A Vermont man, was dismissed from jury duty this month when he showed up at the courthouse jury assembly room wearing a prison-striped costume and matching beanie. After being noticed, the judge met with him privately and asked him to leave. The Vermonter, James Lowe, was only too happy to oblige.
Some jury-selection experts think being verbal, subtle and biased are good ways to avoid getting picked. And then there’s Lowe and his costume.
Not so fortunate by comparison was Henderson, Nevada lawyer Kurt Smith who spent a night in jail over his attitude. “Thanks a lot,” he said after being chosen to serve on the jury for a scheduled three-day trial. Unfortunately, it was loud enough for District Court Judge Ron Israel to hear. Judge Israel called it a breach of the peace and held him in contempt.
The judge then ordered that Smith either watch the rest of the trial from the gallery or spend a night in lockup. Smith apologized and chose the gallery instead of a night in the pokey. But when the following day Smith showed up half-an-hour late for the resumption of the trial, the judge ordered him jailed for 48 hours. He was released after serving 24 hours.
Rare indeed apparently is the lawyer unconvinced of their professional indispensability. That stuff may sell someplace else. But in one Nevada courtroom, the judge wasn’t buying it.
Many called, few chosen, and even more try to evade.
Clearly, George Bernard Shaw was wrong when he said “only lawyers and mental defectives were automatically exempt from jury duty.” Lawyers obviously get called although I can’t speak for the “mental defectives.” On the latter, some may have their suspicions.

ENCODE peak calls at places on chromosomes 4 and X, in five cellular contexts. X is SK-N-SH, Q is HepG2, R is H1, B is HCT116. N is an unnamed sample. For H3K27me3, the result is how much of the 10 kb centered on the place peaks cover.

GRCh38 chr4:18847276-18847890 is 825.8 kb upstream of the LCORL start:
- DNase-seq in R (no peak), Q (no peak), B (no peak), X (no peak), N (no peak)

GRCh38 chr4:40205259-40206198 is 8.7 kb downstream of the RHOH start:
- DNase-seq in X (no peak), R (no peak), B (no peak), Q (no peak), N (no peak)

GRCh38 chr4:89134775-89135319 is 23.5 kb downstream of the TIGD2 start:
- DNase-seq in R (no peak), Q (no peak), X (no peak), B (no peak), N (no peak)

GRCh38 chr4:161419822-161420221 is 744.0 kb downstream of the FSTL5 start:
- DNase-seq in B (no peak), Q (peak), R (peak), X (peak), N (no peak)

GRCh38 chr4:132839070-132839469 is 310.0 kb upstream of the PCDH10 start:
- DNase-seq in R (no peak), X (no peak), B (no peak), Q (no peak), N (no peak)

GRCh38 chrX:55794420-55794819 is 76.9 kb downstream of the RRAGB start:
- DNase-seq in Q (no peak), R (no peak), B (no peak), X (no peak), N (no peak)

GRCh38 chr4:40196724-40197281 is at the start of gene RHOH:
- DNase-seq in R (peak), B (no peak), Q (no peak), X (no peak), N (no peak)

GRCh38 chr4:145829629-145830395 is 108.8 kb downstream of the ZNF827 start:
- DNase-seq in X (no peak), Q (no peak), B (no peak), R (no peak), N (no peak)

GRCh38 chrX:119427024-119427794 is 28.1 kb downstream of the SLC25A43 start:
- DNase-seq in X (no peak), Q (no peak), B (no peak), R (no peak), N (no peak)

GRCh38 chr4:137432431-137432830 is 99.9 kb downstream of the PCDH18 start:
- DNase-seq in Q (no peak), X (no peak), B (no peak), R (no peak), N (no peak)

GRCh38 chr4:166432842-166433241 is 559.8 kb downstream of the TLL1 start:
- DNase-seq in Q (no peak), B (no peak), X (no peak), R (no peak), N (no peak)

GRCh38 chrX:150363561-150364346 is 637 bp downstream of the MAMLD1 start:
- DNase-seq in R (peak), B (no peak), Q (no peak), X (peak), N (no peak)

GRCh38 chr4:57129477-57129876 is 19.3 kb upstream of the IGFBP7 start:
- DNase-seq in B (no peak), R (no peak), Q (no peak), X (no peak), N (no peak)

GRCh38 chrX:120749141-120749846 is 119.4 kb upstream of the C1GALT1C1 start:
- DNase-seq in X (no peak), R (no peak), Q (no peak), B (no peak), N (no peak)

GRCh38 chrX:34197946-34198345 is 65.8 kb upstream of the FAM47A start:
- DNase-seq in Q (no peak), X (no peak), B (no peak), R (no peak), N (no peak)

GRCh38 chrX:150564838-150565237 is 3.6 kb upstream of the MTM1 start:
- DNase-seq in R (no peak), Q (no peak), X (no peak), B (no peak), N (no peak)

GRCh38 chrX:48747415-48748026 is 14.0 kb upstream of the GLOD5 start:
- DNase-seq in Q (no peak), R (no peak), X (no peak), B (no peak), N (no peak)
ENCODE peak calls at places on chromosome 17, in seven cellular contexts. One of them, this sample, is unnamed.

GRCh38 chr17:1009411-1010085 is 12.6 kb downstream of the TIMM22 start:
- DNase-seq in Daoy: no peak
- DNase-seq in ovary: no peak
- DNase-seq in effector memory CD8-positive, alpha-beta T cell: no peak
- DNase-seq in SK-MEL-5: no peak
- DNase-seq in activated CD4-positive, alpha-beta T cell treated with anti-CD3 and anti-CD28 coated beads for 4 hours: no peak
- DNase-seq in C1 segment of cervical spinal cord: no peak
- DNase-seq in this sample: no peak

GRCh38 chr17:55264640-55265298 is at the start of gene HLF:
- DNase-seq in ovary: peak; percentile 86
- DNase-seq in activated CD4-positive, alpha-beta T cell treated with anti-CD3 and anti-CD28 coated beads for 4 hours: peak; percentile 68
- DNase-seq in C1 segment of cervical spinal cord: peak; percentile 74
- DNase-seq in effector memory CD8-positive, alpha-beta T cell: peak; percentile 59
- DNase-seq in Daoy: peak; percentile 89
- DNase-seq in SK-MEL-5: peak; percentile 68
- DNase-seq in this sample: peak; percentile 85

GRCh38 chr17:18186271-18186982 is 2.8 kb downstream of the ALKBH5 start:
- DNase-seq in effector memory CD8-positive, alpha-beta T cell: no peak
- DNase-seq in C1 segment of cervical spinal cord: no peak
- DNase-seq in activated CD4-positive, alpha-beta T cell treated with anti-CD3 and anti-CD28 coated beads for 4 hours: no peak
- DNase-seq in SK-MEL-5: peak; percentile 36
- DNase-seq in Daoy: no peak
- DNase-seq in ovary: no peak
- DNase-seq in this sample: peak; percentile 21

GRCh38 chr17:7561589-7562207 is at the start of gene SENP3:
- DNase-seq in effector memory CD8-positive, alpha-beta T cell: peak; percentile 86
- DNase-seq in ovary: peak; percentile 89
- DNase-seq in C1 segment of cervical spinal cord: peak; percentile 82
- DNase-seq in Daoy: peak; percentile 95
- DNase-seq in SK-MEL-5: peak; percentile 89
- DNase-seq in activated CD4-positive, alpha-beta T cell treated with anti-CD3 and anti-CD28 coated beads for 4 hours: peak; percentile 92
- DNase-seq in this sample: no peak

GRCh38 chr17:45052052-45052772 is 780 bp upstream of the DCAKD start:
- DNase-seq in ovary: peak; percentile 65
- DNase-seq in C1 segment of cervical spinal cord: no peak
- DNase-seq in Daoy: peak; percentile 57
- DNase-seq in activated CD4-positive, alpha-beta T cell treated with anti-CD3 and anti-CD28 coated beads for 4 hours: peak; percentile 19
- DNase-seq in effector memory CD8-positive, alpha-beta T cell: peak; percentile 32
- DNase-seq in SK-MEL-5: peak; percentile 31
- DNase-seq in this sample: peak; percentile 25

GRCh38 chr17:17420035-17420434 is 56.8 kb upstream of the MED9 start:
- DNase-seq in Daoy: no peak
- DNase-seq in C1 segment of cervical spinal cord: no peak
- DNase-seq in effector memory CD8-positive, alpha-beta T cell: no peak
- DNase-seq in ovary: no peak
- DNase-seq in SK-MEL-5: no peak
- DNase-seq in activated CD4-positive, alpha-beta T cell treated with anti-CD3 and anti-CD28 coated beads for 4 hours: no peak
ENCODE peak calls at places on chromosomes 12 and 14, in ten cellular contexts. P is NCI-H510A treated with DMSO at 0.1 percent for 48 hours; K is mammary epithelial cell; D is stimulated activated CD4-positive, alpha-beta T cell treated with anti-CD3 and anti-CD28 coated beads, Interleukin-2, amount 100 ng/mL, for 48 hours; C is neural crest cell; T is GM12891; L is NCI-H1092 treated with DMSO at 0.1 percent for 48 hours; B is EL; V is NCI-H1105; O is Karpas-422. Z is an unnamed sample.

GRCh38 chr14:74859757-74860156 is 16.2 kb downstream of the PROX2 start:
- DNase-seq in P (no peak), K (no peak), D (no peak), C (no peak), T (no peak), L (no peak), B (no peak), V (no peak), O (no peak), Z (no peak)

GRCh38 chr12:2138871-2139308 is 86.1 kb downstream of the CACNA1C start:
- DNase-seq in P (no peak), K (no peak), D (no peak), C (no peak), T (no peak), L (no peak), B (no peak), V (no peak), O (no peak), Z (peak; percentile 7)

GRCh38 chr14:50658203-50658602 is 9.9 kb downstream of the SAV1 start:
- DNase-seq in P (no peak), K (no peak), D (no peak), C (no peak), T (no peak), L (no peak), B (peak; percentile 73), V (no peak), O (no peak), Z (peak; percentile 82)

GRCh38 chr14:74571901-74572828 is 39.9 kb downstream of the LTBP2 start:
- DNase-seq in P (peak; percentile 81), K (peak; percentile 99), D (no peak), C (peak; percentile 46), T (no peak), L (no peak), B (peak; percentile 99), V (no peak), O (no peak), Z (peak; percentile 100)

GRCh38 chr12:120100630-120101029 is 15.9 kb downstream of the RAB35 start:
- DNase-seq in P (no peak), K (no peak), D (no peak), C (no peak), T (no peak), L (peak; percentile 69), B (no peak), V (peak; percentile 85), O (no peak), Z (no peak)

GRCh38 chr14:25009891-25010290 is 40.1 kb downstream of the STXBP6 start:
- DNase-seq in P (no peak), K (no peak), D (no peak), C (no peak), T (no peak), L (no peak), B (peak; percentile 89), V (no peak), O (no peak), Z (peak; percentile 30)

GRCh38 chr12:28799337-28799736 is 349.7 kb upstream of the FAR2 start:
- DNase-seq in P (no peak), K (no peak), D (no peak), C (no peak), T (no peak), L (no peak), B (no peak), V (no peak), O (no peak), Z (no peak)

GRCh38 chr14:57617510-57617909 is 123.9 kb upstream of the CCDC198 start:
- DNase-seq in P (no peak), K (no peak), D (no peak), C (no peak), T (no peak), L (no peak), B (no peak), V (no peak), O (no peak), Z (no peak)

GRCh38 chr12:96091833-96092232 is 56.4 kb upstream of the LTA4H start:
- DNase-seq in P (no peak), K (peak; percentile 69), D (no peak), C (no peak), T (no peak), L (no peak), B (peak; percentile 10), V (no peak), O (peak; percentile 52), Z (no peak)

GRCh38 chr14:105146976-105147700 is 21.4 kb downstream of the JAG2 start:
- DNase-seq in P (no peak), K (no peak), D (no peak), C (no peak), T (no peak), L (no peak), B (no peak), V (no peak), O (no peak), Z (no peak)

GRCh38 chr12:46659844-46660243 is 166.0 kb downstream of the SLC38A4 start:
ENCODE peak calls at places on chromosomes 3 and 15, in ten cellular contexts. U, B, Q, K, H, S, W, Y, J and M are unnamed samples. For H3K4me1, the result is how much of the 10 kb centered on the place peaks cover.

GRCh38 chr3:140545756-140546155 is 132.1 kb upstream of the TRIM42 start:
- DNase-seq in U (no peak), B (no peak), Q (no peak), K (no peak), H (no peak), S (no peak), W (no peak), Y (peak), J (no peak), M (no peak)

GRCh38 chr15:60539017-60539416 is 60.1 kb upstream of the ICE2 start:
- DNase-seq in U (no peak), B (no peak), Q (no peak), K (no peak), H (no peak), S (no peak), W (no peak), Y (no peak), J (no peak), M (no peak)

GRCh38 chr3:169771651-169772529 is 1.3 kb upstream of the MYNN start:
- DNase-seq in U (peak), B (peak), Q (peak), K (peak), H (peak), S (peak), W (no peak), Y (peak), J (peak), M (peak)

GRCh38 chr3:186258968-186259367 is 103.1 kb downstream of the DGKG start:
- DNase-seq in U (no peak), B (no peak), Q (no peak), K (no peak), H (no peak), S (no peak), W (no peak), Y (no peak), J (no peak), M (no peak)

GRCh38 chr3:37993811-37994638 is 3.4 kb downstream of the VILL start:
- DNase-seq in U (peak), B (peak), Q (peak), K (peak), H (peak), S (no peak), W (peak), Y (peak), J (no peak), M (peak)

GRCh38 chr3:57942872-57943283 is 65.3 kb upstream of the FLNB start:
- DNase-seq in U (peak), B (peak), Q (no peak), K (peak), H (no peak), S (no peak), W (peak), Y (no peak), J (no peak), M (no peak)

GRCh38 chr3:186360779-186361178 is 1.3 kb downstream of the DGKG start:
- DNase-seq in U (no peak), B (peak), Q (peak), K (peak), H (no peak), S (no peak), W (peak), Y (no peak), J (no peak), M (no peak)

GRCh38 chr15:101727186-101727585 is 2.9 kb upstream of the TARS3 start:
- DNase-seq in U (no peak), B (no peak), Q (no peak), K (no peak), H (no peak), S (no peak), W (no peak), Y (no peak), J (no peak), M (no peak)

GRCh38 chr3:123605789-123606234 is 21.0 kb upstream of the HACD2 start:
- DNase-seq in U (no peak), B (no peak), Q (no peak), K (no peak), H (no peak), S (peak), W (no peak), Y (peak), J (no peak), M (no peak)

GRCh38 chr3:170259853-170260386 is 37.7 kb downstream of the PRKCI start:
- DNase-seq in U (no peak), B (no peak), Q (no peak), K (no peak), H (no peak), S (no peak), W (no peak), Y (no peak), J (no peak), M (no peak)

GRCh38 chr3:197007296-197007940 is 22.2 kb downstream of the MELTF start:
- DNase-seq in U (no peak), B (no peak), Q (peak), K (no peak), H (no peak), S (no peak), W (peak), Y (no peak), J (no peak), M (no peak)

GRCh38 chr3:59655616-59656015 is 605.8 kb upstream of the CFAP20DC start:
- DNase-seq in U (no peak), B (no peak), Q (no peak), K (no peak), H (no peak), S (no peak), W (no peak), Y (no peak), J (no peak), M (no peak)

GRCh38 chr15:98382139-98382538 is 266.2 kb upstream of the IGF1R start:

As for myself, I’ve been called several times. Each time I was obediently poised to do my civic duty — but I was never chosen. The last time was a year ago here where a local newspaper previously headlined, “Most People Don’t Show Up For Jury Duty in Maricopa County.” Since then the local courts have cracked down on no-shows with a “get tough” policy. I can’t say how well it’s working.
Chief Justice in the Jury Box.
Earlier this year, I read “A Justice on the Jury” in the Nevada State Bar’s, Nevada Lawyer. It was Nevada Supreme Court Chief Justice Mark Gibbons’ first person account of being called and picked for jury service. According to court records, it was the first time a Nevada Supreme Court Justice had ever been seated as a juror in a jury trial in the state. Judge Gibbons served during a criminal trial in Carson City.
He related how “waiting outside the courtroom, a newspaper reporter joked with me that I would probably be the first juror excused. To my great surprise, I was seated as juror number five, when the court resumed proceedings.” I don’t think he should have been surprised, though. After all, when you have the chief justice of the state supreme court in your jury pool, a lawyer is going to be hard-pressed to strike him with a peremptory challenge.
And while he was gracious about how the proceedings were conducted, telling the judge afterward that he agreed with all of his rulings on objections during the trial, he nonetheless wasn’t shy about offering helpful tips and procedural improvement prescriptions for trial judges. These included creating “a checklist of all mandatory jury instructions that need to be submitted to the jury” and giving “special emphasis” to the juror admonishment instruction prohibiting independent research. Additionally, before commencement of deliberations, he would require jurors to re-read the jury instructions. And during the opening charge, he says he would acquaint the jury on basic courtroom procedures, including the use of expert witnesses and hypothetical questions.
So much for all those overly busy indispensables, including lawyers, if the chief justice can serve, well . . . .
Photo credits: “The Jury by John Morgan” painted by John Morgan, uploaded to Wikipedia by Swampyank – The Jury by John Morgan.jpg. Licensed under Public Domain via Wikimedia Commons – https://commons.wikimedia.org/wiki/File:The_Jury_by_John_Morgan.jpg#/media/File:The_Jury_by_John_Morgan.jpg; “Bad Dog!” by Pets Adviser at Flickr Creative Commons Attibution; “Jury Duty” by Steve Bott at Wikipedia via Creative Commons Attribution License.